Trudeau and Ford should attach personal fortunes to EV corporate welfare

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Appeared in the Toronto Sun, May 5, 2024
Trudeau and Ford should attach personal fortunes to EV corporate welfare

Last week, with their latest tranche of corporate welfare for the electric vehicle (EV) sector, the Trudeau and Ford governments announced a $5.0 billion subsidy for Honda to help build an EV battery plant and ultimately manufacture EVs in Ontario. Here’s a challenge: if politicians in both governments truly believe these measures are in the public interest, they should tie their personal fortunes with the outcomes of these subsidies (a.k.a. corporate welfare).

One of the major challenges with corporate welfare is the horrendous economic incentives. The politicians and bureaucrats who distribute corporate welfare have no vested financial interest in the outcome of the program. Whether these programs are spectacularly successful (or more likely spectacular failures), the politicians and bureaucrats experience no direct financial gain or loss. Simply put, they’re investing taxpayer money, not their own.

Put differently, the discipline imposed on investors in private markets, such as the risk of losing money or even going out of business, is wholly absent in the government sector. Indeed, the history of corporate welfare in Canada, at both the federal and provincial levels, is rife with abject failures due in large measure to the absence of this investing discipline.

In the last 12 months in Ontario, automakers have been major beneficiaries of corporate welfare. The $5.0 billion for Honda is on top of $13.2 billion to Volkswagen and $15.0 billion to Stellantis. That equates to roughly $979 per taxpayer nationally for federal subsidies and an additional $1,372 for Ontario taxpayers. And these figures do not include the debt interest costs that will be incurred as both governments are borrowing money to finance the subsidies.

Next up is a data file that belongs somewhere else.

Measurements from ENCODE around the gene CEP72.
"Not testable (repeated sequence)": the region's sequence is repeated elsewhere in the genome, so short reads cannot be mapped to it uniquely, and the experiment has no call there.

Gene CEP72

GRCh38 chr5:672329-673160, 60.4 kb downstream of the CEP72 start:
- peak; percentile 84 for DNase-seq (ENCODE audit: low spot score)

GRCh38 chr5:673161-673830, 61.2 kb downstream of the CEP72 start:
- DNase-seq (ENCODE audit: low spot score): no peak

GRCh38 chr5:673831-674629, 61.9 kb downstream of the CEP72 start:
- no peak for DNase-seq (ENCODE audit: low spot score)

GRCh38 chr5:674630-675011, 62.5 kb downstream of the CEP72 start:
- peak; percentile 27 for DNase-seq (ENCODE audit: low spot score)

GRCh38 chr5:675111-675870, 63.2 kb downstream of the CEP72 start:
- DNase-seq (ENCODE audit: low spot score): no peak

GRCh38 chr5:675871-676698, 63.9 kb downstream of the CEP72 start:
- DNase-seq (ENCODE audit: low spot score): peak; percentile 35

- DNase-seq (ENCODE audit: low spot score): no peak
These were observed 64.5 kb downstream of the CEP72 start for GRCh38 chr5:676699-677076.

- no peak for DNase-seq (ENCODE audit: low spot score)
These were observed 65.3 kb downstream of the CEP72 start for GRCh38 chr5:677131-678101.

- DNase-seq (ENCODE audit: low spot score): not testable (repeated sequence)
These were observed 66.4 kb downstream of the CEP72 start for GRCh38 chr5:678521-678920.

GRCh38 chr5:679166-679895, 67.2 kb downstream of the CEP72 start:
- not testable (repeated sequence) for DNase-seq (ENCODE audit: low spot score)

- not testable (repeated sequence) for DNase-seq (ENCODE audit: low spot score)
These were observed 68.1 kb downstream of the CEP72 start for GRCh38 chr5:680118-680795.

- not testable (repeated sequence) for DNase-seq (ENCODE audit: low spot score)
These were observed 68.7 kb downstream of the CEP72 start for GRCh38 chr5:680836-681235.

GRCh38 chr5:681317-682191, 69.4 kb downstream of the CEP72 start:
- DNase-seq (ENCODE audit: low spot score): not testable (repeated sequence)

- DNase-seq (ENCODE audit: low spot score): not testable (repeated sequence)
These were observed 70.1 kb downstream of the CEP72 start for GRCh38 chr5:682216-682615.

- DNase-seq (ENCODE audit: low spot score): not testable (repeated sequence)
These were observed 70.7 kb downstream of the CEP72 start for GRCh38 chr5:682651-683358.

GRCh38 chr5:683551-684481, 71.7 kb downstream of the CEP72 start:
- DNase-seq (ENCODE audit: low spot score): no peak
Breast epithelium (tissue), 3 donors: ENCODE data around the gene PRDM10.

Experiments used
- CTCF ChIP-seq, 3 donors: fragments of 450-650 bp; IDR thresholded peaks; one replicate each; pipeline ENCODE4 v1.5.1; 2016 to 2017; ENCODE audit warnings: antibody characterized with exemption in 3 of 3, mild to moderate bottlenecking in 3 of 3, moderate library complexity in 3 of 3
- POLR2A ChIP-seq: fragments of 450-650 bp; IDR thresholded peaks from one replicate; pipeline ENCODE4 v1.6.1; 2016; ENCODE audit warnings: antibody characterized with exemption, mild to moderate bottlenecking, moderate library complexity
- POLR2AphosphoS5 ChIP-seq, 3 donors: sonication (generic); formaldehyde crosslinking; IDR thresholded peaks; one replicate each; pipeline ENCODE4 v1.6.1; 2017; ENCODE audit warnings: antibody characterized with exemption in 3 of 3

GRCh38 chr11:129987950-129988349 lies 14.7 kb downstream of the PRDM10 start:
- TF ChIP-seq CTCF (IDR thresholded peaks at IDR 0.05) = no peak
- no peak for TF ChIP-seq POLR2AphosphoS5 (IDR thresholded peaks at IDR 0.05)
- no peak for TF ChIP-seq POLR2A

And there’s legitimate reason to be skeptical already of the potential success of these largescale industrial interventions by the federal (Liberal) and Ontario (Conservative) governments. EV sales in both Canada and the United States have not grown as expected by governments despite purchase subsidies. Disappointing EV sales have led several auto manufacturers including Toyota and Ford to scale-back their EV production plans.

There are also real concerns about the practical ability of EV manufacturers to secure required materials. Consider the minerals needed for EV batteries. According to a recent study, 388 new mines—including 50 lithium mines, 60 nickel mines and 17 cobalt mines—would be required by 2030 to meet EV adoption commitments by various governments. For perspective, there were a total of 340 metal mines operating across Canada and the U.S. in 2021. The massive task of finding, constructing and developing this level of new mines seems impractical and unattainable, meaning that EV plants being built now will struggle to secure needed inputs. Indeed, depending on the type of mine, it takes anywhere from six to 18 years to develop.

Which brings us back to the Trudeau and Ford governments. Given the economic incentive problems and practical challenges to a large-scale transition to EVs, would members of the Trudeau and Ford governments—including the prime minister and premier—want to attach a portion of their personal pensions to the success of these corporate welfare programs?

More specifically, assume an arrangement whereby those politicians would share the benefits of the program’s success but also share any losses through the value of their pensions. If the programs work as marketed, the politicians would enjoy higher valued pensions. But if the programs disappoint or even fail, their pensions would be reduced or even cancelled. Would these politicians still support billions in corporate handouts if their personal financial wellbeing was tied to the outcomes?

As the funding of private companies to develop the EV sector in Ontario continues with the support of taxpayer subsidies, Ontarians and all Canadians should consider the misalignment of economic incentives underpinning these subsidies and the practical challenges to the success of this industrial intervention.